I must preface this by stating that Transatlanticism is one of my favourite albums, and I’ve always held subsequent Death Cab albums to that same (ridiculously high) standard. So it’s no surprise that after Narrow Stairs, I began to develop a love-hate relationship with the band. 2011’s Codes and Keys was easily their worst album since their debut, and while the opening four tracks of Kintsugi are some of Death Cab’s best, the album overall felt lifeless (the vocal effects on Ben Gibbard’s voice being my biggest gripe). Somewhere along the road, Death Cab became sterile.
The first two singles of Thank You For Today are symptomatic of this cleaned-up, gentrified atmosphere. In both songs, Gibbard’s voice is lathered with vocal effects, and his lyrics carry none of the brutal honesty that made their songs such an enticing listen. I Dreamt We Spoke Again is the band going through the motions, and is as uninteresting as Death Cab songs go. Gibbard sounds as if through a filter, giving a half-hearted performance. As he sings, ‘Your voice was like a ghost,’ it only evokes apathy for the reused metaphor. The bustling Gold Rush is the lowest point on the album, where a backing vocal chants ‘gold rush’ behind lyrics about urbanisation. Gibbard is almost an observer in the song, and lyrics like, ‘I feel like a stranger here,’ are too on the nose to elicit any emotion.
Yet despite the overly sanitised production, the rest of the album never falters. Ben Gibbard maintains a surprising amount of self-awareness that many musicians of his stature fail to do, and the songs manage to give off an aura of warmth and excitement missing from much of their recent material. Ex-guitarist Chris Walla is barely missed on Summer Years, which features intricate instrumental work. It would not only be at home on Narrow Stairs, but be a highlight on the album.
For a band that is over twenty years into their career, they’ve managed to create an album that sounds fresh and a development of their work, while being easily recognisable. The first synth-filled minute of You Moved Away is Postal Service-esque, and the acoustic guitar and pitter-pattering drums that come in successfully navigate the fine line between reminiscent and new. And though 60 & Punk is as musically close to Binary Sea as you can get, it contains Gibbard’s most sincere and touching lyrics in a while. It’s an ode to a hero that let the narrator down, and Gibbard’s trademark cutting words return with, ‘There’s nothing elegant in being a drunk / It’s nothing righteous being 60 and punk.’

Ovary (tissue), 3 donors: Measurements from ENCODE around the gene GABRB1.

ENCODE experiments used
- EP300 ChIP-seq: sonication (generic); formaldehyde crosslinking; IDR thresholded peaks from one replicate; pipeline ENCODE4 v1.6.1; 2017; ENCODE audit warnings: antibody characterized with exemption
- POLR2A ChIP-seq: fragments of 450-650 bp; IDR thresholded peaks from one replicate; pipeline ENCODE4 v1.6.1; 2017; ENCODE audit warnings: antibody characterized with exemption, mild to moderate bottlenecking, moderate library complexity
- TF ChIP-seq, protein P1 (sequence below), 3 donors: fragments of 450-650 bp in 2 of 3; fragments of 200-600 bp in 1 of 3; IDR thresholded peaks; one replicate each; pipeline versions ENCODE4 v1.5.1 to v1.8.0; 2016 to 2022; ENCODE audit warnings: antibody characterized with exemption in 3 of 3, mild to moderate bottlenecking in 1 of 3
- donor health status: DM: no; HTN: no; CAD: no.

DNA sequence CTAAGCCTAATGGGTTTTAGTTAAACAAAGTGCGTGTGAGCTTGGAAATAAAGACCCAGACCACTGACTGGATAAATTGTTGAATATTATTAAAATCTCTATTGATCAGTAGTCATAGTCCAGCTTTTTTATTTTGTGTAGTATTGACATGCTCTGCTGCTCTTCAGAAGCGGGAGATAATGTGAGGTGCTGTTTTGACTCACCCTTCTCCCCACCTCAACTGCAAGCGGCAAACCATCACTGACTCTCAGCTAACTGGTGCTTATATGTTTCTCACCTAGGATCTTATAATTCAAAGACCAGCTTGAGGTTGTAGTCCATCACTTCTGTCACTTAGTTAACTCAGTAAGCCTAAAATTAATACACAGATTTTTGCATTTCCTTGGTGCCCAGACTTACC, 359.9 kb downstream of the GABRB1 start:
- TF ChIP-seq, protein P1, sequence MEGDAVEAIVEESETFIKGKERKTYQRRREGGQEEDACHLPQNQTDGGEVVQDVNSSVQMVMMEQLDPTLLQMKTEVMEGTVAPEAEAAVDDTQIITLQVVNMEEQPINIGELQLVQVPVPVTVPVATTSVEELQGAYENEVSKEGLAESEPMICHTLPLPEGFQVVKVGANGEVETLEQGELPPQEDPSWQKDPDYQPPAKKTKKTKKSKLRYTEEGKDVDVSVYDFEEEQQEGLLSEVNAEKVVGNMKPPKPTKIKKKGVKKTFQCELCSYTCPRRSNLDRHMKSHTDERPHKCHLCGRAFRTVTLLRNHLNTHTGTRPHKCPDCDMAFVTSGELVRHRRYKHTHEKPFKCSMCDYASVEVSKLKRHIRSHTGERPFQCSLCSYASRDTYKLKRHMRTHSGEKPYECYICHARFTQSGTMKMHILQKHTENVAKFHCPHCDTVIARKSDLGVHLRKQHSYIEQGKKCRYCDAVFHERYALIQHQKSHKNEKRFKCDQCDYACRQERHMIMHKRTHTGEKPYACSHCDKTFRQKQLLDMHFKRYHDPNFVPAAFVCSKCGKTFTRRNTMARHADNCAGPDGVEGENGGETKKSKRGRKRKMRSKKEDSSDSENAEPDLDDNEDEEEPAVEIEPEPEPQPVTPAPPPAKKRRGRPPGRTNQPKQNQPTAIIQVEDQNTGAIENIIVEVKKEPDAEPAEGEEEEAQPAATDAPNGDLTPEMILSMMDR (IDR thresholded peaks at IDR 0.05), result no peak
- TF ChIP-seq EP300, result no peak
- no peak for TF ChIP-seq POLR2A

However, the best songs on the record are those that diverge from what we’ve come to expect from Death Cab. When We Drive is essentially 80s pop, led by synths and a bass. While Gibbard was once being driven home in the passenger seat, he now proclaims, ‘Climb into the backseat and close your eyes / I’ve got the wheel.’ It’s even more honest and mature a love song than the many that Gibbard has written. The liveliest song on the album, Northern Lights, is nostalgic and a reminder of the energy they used to have. It’s another example of Gibbard’s growth in maturity – the Jesus and Mary Chain are no longer symbolic of past lovers, but it is the ‘silhouette on Dyes Inlet, against the silver sheen of a moon like painted glass.’ The cherry on top is Lauren Mayberry’s brief appearance on backing vocals – Death Cab have not served up a more enjoyable, consistent album in a very long time.
If anything, Kintsugi was the band’s return to form, and Thank You For Today is Death Cab reinvigorated. The quality has always been there, just not throughout an album like this. Death Cab, and particularly Ben Gibbard, are finding themselves building on older material to improve their songcraft. The band no longer feel directionless, like many older bands do, and despite the couple of duds on the record, the album is paced brilliantly to make it an enjoyable front to back listen.